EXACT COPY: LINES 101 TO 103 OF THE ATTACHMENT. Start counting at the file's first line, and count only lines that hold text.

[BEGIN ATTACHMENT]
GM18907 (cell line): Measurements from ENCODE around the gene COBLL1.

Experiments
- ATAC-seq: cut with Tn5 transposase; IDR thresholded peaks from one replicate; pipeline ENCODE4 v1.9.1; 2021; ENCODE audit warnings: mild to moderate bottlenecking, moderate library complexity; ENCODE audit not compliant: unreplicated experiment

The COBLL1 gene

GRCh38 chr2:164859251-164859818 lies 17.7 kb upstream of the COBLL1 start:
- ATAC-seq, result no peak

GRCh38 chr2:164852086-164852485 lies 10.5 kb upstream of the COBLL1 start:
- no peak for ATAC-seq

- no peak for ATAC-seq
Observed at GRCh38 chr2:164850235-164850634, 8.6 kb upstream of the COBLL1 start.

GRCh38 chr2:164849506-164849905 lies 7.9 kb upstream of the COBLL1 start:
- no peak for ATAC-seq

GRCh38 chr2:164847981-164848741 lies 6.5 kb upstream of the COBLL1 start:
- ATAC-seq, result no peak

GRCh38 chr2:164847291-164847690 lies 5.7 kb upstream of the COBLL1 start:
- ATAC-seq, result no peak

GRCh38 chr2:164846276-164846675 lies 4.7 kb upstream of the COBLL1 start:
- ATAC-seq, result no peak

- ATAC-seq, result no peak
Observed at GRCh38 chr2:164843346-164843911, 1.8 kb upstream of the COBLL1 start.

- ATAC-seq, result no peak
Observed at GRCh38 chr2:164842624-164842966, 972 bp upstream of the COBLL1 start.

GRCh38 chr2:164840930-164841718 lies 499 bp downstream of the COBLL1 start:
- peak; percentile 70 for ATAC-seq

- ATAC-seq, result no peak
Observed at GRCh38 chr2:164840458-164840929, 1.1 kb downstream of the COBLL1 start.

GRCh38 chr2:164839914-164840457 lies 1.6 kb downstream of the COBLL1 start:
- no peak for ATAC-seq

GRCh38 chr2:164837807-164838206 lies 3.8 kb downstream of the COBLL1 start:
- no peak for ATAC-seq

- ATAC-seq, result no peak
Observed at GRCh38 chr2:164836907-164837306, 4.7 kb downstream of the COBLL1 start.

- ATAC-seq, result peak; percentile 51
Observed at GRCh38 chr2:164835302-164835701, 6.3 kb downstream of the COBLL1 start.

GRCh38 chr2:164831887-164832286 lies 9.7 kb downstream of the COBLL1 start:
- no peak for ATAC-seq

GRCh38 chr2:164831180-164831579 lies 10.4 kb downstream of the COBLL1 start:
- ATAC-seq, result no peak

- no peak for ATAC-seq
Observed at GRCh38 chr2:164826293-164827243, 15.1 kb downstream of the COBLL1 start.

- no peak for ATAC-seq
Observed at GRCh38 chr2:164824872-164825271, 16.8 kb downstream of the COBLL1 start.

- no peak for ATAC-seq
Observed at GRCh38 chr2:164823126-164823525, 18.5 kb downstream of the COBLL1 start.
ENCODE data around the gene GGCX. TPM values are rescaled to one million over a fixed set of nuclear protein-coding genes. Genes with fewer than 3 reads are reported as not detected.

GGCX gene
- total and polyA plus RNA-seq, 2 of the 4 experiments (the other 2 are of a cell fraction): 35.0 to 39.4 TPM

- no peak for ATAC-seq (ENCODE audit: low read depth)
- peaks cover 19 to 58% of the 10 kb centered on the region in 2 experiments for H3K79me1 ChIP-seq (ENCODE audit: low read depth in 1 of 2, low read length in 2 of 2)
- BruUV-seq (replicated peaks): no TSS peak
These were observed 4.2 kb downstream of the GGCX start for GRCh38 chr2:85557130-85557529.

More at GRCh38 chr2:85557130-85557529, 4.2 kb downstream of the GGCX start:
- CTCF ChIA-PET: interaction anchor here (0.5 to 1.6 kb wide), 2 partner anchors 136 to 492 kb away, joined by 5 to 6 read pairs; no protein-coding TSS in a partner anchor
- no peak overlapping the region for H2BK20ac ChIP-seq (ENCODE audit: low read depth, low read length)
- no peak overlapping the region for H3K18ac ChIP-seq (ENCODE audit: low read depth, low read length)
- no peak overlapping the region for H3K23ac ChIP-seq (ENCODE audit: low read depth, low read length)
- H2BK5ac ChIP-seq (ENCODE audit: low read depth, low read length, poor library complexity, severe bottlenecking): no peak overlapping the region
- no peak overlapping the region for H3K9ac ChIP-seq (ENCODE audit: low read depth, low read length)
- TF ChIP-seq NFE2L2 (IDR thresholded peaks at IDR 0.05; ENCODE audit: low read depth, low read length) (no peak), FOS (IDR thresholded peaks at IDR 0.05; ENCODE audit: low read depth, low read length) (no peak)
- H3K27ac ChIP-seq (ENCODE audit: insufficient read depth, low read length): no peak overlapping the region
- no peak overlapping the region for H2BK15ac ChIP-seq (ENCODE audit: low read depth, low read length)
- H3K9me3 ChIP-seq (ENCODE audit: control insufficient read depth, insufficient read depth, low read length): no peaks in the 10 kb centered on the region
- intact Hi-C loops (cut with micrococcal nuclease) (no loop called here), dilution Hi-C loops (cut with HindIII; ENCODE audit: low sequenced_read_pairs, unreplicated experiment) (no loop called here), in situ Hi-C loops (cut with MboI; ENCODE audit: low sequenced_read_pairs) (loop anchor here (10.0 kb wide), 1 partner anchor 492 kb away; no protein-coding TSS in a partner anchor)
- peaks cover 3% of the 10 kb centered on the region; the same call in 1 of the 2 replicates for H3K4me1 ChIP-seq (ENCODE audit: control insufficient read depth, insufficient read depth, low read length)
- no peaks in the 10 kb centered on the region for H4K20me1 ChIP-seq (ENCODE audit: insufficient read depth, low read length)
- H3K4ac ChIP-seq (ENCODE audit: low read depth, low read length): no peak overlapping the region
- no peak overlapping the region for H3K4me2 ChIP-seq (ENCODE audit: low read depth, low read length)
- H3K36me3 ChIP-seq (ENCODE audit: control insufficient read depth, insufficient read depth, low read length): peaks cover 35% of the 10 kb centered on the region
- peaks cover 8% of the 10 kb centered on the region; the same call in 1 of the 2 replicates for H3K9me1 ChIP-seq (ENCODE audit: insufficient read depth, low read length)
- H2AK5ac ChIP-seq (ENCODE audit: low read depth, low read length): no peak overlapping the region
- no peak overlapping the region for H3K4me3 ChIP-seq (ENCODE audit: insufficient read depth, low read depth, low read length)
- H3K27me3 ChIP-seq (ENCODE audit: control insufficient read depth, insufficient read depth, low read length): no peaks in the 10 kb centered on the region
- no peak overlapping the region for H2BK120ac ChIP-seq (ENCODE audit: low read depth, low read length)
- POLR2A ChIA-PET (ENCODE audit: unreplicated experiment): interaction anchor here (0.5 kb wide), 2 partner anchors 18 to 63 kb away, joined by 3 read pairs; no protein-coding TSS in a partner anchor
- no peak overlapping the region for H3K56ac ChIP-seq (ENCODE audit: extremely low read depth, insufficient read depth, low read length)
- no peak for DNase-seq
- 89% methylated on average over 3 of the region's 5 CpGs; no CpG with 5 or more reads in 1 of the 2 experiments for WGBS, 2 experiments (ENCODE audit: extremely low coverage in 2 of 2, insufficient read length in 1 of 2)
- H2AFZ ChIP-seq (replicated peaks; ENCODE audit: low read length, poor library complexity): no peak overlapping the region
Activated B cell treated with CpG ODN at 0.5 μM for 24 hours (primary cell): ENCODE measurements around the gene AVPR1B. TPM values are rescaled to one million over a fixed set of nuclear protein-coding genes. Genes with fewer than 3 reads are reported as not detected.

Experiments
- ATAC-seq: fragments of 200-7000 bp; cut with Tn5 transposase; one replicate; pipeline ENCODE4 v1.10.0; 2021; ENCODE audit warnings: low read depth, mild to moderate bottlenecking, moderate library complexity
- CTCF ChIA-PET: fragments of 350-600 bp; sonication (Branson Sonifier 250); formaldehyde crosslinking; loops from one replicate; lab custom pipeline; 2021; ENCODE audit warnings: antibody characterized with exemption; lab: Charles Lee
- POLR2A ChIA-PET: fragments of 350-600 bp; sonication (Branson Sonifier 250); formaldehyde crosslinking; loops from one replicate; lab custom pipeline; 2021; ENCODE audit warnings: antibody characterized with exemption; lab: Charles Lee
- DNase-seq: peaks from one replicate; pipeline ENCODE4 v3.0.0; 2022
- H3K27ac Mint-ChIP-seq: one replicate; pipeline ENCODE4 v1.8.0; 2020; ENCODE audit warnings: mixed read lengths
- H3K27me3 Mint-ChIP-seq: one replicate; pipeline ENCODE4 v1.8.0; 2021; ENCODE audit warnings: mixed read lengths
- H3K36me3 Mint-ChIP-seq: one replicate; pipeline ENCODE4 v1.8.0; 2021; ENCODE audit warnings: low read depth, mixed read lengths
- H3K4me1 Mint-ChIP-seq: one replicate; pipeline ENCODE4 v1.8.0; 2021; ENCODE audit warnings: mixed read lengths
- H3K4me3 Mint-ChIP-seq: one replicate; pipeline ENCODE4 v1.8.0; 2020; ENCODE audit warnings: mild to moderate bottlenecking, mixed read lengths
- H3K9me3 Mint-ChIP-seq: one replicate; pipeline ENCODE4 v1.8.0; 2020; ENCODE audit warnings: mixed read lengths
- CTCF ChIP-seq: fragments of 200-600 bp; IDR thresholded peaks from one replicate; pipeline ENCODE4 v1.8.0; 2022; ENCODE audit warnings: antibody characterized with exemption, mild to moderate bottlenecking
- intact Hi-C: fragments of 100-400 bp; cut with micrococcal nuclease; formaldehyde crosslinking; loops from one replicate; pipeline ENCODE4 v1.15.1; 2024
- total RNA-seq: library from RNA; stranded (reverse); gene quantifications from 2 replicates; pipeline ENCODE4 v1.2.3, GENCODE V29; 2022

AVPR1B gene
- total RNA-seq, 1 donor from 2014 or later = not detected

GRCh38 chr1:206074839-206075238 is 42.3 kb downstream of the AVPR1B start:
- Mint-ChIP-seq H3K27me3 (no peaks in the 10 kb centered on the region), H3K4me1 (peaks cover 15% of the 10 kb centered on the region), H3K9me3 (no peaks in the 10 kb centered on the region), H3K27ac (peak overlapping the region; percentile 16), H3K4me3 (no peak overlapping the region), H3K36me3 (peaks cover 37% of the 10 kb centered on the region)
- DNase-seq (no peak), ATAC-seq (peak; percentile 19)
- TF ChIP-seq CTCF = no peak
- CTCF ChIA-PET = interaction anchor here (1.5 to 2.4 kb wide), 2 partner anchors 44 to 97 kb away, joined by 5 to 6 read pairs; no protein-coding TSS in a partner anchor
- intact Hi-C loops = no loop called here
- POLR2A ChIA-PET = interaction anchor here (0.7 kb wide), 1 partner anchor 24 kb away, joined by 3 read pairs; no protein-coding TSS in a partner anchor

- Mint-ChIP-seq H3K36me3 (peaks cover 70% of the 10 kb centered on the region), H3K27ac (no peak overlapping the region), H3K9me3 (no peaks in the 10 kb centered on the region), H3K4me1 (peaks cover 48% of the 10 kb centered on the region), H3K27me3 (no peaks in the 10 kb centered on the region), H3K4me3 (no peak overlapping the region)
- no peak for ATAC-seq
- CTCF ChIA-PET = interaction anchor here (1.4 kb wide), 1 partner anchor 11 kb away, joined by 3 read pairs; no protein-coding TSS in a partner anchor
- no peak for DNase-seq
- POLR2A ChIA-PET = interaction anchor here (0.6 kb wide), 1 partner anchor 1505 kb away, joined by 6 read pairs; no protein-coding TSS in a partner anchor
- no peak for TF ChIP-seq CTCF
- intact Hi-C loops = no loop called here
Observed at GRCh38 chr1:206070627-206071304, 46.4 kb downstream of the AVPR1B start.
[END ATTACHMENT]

- intact Hi-C loops = no loop called here
- POLR2A ChIA-PET = interaction anchor here (0.7 kb wide), 1 partner anchor 24 kb away, joined by 3 read pairs; no protein-coding TSS in a partner anchor

- Mint-ChIP-seq H3K36me3 (peaks cover 70% of the 10 kb centered on the region), H3K27ac (no peak overlapping the region), H3K9me3 (no peaks in the 10 kb centered on the region), H3K4me1 (peaks cover 48% of the 10 kb centered on the region), H3K27me3 (no peaks in the 10 kb centered on the region), H3K4me3 (no peak overlapping the region)